• We are sorry, but NCBI web applications do not support your browser and may not function properly. More information
Logo of pnasPNASInfo for AuthorsSubscriptionsAboutThis Article
Proc Natl Acad Sci U S A. Sep 17, 1996; 93(19): 10074–10077.
PMCID: PMC38338

Saccharomyces cerevisiae Gcs1 is an ADP-ribosylation factor GTPase-activating protein.

Abstract

Movement of material between intracellular compartments takes place through the production of transport vesicles derived from donor membranes. Vesicle budding that results from the interaction of cytoplasmic coat proteins (coatomer and clathrin) with intracellular organelles requires a type of GTP-binding protein termed ADP-ribosylation factor (ARF). The GTPase cycle of ARF proteins that allows the uncoating and fusion of a transport vesicle with a target membrane is mediated by ARF-dependent GTPase-activating proteins (GAPs). A previously identified yeast protein, Gcs1, exhibits structural similarity to a mammalian protein with ARF-GAP activity in vitro. We show herein that the Gcs1 protein also has ARF-GAP activity in vitro using two yeast Arf proteins as substrates. Furthermore, Gcs1 function is needed for the efficient secretion of invertase, as expected for a component of vesicle transport. The in vivo role of Gcs1 as an ARF GAP is substantiated by genetic interactions between mutations in the ARF1/ARF2 redundant pair of yeast ARF genes and a gcs1-null mutation; cells lacking both Gcs1 and Arf1 proteins are markedly impaired for growth compared with cells missing either protein. Moreover, cells with decreased levels of Arf1 or Arf2 protein, and thus with decreased levels of GTP-Arf, are markedly inhibited for growth by increased GCS1 gene dosage, presumably because increased levels of Gcs1 GAP activity further decrease GTP-Arf levels. Thus by both in vitro and in vivo criteria, Gcs1 is a yeast ARF GAP.

Full text

Full text is available as a scanned copy of the original print version. Get a printable copy (PDF file) of the complete article (1.1M), or click on a page image below to browse page by page. Links to PubMed are also available for Selected References.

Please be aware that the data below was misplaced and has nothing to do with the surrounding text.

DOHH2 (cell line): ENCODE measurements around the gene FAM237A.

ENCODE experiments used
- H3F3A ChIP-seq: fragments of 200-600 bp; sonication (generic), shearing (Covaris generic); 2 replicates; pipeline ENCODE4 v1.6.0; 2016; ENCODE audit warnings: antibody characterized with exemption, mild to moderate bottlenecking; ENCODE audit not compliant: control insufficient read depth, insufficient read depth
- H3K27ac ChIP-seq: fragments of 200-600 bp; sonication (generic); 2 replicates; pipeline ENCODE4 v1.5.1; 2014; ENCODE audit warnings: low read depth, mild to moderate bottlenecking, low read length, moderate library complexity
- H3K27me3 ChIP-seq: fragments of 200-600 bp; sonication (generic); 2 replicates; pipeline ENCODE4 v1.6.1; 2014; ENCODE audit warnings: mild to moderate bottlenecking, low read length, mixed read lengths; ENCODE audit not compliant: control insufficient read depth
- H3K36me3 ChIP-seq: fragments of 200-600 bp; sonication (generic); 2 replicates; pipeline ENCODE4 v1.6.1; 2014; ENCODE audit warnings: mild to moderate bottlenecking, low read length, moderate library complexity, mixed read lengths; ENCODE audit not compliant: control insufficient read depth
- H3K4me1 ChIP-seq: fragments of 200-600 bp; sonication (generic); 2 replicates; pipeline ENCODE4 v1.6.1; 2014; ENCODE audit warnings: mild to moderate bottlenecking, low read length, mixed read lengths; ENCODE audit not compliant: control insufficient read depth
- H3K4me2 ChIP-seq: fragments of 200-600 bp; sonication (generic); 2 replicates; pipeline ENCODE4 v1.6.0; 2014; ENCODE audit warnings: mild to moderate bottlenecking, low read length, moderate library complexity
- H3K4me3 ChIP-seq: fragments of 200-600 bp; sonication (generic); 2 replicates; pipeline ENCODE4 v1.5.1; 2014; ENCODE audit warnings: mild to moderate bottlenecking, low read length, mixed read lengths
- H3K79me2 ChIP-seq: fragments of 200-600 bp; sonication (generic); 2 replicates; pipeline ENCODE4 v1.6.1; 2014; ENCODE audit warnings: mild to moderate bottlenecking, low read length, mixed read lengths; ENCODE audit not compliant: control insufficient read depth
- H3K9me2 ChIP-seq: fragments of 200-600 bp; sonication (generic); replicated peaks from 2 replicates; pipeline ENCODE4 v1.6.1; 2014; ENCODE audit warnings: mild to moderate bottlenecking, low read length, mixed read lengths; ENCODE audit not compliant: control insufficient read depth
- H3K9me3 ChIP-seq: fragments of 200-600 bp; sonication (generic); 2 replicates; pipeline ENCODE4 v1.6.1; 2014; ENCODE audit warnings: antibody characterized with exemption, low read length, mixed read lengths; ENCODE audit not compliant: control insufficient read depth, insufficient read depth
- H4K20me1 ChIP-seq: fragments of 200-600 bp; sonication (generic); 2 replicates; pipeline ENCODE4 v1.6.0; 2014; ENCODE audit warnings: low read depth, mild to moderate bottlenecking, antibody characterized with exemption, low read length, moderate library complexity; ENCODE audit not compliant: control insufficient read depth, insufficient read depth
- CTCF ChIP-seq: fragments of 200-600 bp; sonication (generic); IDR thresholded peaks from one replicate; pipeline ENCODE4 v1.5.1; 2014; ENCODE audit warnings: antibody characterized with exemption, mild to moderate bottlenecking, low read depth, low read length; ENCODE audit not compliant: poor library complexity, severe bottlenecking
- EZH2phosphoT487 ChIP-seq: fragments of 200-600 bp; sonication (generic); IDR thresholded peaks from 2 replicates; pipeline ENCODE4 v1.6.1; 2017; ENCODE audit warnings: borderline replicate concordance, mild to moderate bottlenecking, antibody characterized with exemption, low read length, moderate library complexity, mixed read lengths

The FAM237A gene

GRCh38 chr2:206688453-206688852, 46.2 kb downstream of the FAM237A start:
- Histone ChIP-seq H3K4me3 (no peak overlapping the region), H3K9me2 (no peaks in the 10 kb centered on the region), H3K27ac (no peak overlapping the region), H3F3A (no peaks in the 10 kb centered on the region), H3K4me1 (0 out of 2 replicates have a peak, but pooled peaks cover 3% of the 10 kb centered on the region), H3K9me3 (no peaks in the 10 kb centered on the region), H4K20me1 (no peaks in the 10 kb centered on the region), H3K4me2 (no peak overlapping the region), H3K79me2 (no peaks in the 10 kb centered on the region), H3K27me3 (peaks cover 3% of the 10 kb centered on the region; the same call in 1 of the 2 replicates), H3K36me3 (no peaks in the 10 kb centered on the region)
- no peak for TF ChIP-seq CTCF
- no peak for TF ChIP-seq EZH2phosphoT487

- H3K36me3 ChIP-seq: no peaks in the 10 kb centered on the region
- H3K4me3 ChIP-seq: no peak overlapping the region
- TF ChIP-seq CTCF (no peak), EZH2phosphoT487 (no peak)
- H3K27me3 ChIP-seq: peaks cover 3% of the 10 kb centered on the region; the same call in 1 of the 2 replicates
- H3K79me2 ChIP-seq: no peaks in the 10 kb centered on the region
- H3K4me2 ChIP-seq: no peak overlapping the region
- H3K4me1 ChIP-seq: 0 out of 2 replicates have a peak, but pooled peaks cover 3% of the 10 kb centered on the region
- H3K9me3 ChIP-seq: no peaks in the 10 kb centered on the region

Images in this article

Click on the image to see a larger version.

Selected References

These references are in PubMed. This may not be the complete list of references from this article.
  • Schekman R, Orci L. Coat proteins and vesicle budding. Science. 1996 Mar 15;271(5255):1526–1533. [PubMed]
  • Boman AL, Kahn RA. Arf proteins: the membrane traffic police? Trends Biochem Sci. 1995 Apr;20(4):147–150. [PubMed]
  • Donaldson JG, Cassel D, Kahn RA, Klausner RD. ADP-ribosylation factor, a small GTP-binding protein, is required for binding of the coatomer protein beta-COP to Golgi membranes. Proc Natl Acad Sci U S A. 1992 Jul 15;89(14):6408–6412. [PMC free article] [PubMed]
  • Bednarek SY, Ravazzola M, Hosobuchi M, Amherdt M, Perrelet A, Schekman R, Orci L. COPI- and COPII-coated vesicles bud directly from the endoplasmic reticulum in yeast. Cell. 1995 Dec 29;83(7):1183–1196. [PubMed]
  • Whitney JA, Gomez M, Sheff D, Kreis TE, Mellman I. Cytoplasmic coat proteins involved in endosome function. Cell. 1995 Dec 1;83(5):703–713. [PubMed]
  • Makler V, Cukierman E, Rotman M, Admon A, Cassel D. ADP-ribosylation factor-directed GTPase-activating protein. Purification and partial characterization. J Biol Chem. 1995 Mar 10;270(10):5232–5237. [PubMed]
  • Cukierman E, Huber I, Rotman M, Cassel D. The ARF1 GTPase-activating protein: zinc finger motif and Golgi complex localization. Science. 1995 Dec 22;270(5244):1999–2002. [PubMed]
  • Stearns T, Kahn RA, Botstein D, Hoyt MA. ADP ribosylation factor is an essential protein in Saccharomyces cerevisiae and is encoded by two genes. Mol Cell Biol. 1990 Dec;10(12):6690–6699. [PMC free article] [PubMed]